Identity theft affects many in HK, data showTop News | Samantha Wong 23 Jun 2017
More than 40 percent of Hongkongers have been a victim or know a victim of identity theft perpetrated mainly through voice phishing or hacking into e-mail accounts and personal computers, a survey shows.
But in spite of their awareness of identity-theft risk, victims did not have a clear understanding of its long-term impact, the poll said.
The survey, conducted by credit information and information management services firm TransUnion, showed most respondents (82 percent) only focused on the immediate financial loss instead of the potential negative impact on their credit score (49 percent).
Lawrence Lo Shui, TransUnion Hong Kong's director of consumer interactive, said the consequences of identity theft are much more severe than immediate loss of money.
"With basic personal information, such as an ID number, someone can easily obtain false lines of credit and rack up significant debt in your name, and the damage can be long lasting," he said.
"A blow to your credit score can stick with you for months or even years and have consequences on borrowing ability."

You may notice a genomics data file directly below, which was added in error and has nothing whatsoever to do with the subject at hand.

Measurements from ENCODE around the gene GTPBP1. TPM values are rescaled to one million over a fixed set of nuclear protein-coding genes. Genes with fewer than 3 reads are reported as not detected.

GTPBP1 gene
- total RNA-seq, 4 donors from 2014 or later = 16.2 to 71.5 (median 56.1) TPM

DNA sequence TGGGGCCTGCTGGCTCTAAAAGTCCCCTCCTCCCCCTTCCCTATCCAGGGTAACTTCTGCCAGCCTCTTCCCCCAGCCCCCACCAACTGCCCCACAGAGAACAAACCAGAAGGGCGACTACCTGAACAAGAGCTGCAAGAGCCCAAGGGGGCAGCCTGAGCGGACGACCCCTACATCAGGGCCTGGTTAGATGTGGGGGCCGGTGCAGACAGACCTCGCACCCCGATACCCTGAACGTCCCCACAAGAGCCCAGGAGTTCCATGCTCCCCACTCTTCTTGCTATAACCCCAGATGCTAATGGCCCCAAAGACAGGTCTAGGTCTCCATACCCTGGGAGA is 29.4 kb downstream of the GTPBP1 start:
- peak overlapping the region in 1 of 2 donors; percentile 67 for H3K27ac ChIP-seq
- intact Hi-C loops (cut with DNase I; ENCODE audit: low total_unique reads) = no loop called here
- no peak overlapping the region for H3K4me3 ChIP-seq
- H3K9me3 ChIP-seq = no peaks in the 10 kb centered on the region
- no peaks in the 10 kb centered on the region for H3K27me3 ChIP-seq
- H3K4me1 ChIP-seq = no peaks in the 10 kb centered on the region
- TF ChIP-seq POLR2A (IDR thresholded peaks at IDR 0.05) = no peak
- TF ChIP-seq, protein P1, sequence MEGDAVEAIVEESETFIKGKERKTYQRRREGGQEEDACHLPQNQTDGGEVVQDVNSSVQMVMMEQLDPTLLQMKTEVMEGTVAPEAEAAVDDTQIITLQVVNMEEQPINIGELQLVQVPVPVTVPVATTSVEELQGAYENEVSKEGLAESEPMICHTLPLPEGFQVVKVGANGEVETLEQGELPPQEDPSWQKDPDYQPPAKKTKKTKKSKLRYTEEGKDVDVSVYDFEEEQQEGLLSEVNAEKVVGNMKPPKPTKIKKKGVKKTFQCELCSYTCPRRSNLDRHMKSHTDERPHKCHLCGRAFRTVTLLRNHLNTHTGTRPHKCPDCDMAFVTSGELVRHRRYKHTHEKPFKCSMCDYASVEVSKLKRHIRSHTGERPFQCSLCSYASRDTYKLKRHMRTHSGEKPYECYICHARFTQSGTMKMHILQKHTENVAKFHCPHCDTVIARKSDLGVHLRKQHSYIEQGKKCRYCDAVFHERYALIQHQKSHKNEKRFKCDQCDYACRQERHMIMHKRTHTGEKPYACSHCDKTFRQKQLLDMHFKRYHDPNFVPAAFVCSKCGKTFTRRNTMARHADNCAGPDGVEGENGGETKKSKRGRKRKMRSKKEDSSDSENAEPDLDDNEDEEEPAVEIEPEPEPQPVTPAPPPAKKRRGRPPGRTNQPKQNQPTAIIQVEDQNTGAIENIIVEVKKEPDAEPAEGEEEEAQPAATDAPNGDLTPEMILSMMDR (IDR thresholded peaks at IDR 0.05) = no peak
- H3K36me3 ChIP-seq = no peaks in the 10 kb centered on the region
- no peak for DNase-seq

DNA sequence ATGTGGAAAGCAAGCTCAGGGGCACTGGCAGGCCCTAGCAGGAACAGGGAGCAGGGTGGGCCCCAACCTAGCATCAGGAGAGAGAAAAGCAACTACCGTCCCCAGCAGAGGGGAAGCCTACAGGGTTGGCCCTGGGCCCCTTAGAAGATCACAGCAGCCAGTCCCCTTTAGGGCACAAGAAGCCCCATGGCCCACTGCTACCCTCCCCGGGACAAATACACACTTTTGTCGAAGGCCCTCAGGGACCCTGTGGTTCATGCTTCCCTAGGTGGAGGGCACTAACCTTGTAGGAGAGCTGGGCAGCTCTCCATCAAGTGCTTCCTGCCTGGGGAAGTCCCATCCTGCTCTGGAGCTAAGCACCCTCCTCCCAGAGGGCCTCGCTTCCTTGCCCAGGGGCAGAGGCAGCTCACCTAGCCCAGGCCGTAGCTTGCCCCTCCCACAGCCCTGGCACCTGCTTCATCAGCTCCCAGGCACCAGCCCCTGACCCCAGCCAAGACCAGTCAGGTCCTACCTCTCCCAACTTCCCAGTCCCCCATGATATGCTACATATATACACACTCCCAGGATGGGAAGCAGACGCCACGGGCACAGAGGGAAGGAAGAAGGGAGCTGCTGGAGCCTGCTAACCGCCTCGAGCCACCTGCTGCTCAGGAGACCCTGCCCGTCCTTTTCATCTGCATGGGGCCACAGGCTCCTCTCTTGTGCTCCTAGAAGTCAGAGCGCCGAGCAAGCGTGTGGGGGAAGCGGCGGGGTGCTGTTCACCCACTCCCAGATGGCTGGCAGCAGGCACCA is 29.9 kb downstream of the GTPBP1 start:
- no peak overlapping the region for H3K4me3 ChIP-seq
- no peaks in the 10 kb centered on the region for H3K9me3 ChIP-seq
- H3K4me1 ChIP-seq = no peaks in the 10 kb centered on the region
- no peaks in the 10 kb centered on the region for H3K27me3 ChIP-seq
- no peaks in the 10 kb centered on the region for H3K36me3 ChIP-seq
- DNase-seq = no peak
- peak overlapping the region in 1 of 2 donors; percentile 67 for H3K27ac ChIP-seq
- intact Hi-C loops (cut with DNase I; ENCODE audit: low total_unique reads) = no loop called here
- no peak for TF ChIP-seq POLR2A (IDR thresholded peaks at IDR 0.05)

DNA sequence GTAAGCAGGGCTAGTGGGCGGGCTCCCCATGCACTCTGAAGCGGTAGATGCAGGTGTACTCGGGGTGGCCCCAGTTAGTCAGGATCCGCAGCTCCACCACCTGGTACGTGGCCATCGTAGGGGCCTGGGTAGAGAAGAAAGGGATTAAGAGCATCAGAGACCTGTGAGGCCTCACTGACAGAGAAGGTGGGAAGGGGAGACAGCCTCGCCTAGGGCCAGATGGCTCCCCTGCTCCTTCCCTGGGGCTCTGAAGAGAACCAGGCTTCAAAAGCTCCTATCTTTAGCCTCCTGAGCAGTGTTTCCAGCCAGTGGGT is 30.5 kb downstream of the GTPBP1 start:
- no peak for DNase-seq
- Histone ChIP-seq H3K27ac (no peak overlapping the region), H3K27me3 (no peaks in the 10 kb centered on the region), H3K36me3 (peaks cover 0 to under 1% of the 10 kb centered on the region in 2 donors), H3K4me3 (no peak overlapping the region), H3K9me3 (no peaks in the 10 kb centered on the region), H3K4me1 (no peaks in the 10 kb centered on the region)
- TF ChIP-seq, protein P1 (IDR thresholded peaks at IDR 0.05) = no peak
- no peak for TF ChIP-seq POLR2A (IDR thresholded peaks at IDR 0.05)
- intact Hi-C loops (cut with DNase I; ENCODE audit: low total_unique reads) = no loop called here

Most respondents (70 percent) claimed they were cautious in protecting their personal information. But findings revealed lack of precautionary measures overall.
The survey also suggested that younger consumers seemed less concerned with protection even if they were more worried about ID theft, as only 38 percent avoided unauthenticated wi-fi - with 48 percent in this group belonging to the 35-54 age range against 56 percent aged 55 or over.
To minimize risks of identity theft, Lo suggested several precautionary measures.
People should use different passwords in different devices and accounts to create a barrier, making access to personal information by unauthorized parties more difficult. Passwords should be changed regularly for more effective protection.
Caution should be exercised using applications relying on NFC technology, which is a set of close-range wireless communication standards that allows data to be transferred between a smartphone and other devices.
Before providing any personal or payment information, people should look for a URL that starts with "https" - not "http" - and which shows an image of a lock on the page to ensure security.